St. Martin’s: By love o’erpowered–
St. Clement Danes: By love o’erpowered,
  The greater power confers!

THE BELLS:
For we were hers, as she, as she was ours,
 Bow Bells: And she was ours–
St. Paul’s: And she was ours–
Westminister: And she was ours,
 As we, even we, were hers!

THE BELLS
As we were hers!

When the drums begin to beat
Down the street,
When the poles are fetched and guyed,
When the tight-rope’s stretched and tied,
When the dance-girls make salaam,
When the snake-bag wakes alarm,
When the pipes set up their drone,
When the sharp-edged knives are thrown
When the red-hot coals are shown,
To be swallowed by-and-by—
Arre, Brethren, here come I!

Stripped to loin-cloth in the sun,
Search me well and watch me close!
Tell me how my tricks are done—
Tell me how the mango grows!

Give a man who is not made
To his trade
Swords to fling and catch again,
Coins to ring and snatch again,
Men to harm and cure again,
Snakes to charm and lure again—
He’ll be hurt by his own blade,
By his serpents disobeyed,
By his clumsiness bewrayed,
By the people laughed to scorn—
So 'tis not with juggler born!

Pinch of dust or withered flower,
Chance-flung nut or borrowed staff,
Serve his need and shore his power,
Bind the spell or loose the laugh!

China—going P. & O.'s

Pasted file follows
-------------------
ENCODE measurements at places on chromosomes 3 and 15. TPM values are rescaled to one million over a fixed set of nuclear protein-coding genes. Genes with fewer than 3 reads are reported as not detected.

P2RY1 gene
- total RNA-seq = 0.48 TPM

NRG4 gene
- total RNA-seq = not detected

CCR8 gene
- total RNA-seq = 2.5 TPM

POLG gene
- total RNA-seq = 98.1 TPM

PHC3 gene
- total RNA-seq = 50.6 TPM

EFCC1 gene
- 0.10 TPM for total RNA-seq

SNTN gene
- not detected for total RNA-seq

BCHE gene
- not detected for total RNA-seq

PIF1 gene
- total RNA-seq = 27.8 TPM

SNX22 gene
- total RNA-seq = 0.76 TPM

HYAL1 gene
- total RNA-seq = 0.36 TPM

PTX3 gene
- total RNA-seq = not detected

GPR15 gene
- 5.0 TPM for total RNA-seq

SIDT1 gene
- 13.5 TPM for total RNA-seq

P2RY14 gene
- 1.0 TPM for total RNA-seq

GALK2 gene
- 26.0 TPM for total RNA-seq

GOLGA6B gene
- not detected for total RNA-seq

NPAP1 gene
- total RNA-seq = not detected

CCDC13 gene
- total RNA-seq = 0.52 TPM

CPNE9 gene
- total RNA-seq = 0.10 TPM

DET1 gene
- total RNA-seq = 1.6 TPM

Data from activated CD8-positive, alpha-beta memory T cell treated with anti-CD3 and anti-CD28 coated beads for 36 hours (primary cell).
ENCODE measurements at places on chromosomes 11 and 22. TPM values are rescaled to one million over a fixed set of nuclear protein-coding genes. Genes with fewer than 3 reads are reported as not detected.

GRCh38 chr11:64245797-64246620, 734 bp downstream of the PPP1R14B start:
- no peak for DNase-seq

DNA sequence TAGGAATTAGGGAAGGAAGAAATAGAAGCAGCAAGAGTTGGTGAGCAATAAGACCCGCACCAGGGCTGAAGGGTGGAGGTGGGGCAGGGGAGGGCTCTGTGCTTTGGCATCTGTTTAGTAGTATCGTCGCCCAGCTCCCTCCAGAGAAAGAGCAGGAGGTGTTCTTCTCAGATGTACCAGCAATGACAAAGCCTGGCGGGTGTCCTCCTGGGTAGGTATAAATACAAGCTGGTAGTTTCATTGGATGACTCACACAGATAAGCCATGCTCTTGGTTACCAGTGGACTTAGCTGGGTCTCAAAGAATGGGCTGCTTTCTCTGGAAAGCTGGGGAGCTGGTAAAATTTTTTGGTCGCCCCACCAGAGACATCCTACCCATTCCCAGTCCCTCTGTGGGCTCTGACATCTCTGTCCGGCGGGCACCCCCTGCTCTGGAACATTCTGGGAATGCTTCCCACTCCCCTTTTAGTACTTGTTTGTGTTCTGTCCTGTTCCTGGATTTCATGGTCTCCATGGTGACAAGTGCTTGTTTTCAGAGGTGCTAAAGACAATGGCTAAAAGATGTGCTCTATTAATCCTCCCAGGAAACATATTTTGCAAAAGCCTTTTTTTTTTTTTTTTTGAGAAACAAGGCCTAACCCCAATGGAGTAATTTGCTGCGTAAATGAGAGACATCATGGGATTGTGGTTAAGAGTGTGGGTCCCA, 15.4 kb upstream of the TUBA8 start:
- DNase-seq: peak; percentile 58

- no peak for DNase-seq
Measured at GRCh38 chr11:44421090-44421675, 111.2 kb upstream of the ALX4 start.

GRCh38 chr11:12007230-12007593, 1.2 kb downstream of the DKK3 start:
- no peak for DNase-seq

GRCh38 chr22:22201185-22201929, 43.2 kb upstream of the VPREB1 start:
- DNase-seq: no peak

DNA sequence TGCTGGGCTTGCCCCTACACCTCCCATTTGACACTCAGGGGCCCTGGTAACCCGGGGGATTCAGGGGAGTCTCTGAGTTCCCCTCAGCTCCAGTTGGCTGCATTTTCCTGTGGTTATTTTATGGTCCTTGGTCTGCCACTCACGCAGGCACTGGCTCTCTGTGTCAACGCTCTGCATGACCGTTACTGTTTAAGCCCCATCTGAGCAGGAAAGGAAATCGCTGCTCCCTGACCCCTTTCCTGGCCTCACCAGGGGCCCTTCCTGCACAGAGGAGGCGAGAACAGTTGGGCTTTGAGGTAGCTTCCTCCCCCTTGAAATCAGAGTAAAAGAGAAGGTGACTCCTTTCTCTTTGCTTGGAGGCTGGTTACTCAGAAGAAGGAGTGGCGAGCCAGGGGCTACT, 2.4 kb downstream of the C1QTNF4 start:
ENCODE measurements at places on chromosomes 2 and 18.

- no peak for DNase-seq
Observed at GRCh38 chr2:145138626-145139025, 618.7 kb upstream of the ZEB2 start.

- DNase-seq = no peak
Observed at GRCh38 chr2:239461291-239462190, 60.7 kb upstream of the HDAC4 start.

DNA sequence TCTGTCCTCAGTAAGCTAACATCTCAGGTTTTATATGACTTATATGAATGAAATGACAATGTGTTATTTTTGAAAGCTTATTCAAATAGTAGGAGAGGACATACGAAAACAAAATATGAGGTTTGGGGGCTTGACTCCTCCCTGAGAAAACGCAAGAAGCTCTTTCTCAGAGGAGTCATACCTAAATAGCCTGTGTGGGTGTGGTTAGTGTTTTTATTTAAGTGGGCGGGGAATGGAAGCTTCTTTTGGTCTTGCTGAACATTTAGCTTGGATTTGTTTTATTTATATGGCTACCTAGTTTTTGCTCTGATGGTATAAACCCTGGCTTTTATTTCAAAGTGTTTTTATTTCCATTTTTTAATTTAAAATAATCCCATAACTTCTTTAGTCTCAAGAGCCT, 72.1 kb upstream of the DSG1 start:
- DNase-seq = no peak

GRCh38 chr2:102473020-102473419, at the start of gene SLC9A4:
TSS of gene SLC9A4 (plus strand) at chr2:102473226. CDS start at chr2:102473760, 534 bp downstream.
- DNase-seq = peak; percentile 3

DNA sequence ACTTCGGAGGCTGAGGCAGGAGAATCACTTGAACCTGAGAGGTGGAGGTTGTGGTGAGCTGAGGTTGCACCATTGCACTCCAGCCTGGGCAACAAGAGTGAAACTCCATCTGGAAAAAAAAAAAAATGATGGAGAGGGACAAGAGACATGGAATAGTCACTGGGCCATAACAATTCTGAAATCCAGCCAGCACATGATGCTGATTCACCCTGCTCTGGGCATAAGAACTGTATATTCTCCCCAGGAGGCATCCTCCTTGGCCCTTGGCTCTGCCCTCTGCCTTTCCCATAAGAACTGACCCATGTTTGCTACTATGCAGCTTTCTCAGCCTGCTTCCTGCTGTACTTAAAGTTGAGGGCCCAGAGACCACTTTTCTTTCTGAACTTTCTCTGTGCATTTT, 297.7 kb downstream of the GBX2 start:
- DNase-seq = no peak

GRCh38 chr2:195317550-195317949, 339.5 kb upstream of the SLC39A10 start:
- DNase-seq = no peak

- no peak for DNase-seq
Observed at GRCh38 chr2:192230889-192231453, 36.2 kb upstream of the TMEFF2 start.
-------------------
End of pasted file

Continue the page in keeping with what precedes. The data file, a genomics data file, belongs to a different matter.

Pass Pau Amma’s playground close,
And his Pusat Tasek lies
Near the track of most B.I.'s.
N.Y.K. and N.D.L.
Know Pau Amma’s home as well
As the Fisher of the Sea knows
“ Bens,” M.M.'s and Rubattinos.
But (and this is rather queer)
A.T.L.'s can not come here;
O. and O. and D.O.A.
Must go round another way.
Orient, Anchor, Bibby, Hall,
Never go that way at all.
U.C.S. would have a fit
If it found itself on it.
And if “ Beavers ” took their cargoes
To Penang instead of Lagos,
Or a fat Shaw—Savill bore
Passengers to Singapore,
Or a White Star were to try a
Little trip to Sourabaya,
Or a B.S.A. went on
Past Natal to Cheribon,
Then great Mr. Lloyds would come
With a wire and drag them home
You’ll know what my riddle means
When you’ve eaten mangosteens.

I’VE NEVER sailed the Amazon,
I’ve never reached Brazil;
But the Don and Magdalena,
They can go there when they will!

   Yes, weekly from Southampton,
   Great steamers, white and gold,
   Go rolling down to Rio
   (Roll down—roll down to Rio!)
   And I’d like to roll to Rio
   Some day before I’m old!

I’ve never seen a Jaguar,
 Nor yet an Armadill
O dilloing in his armour,
And I s’pose I never will,

   Unless I go to Rio
   These wonders to behold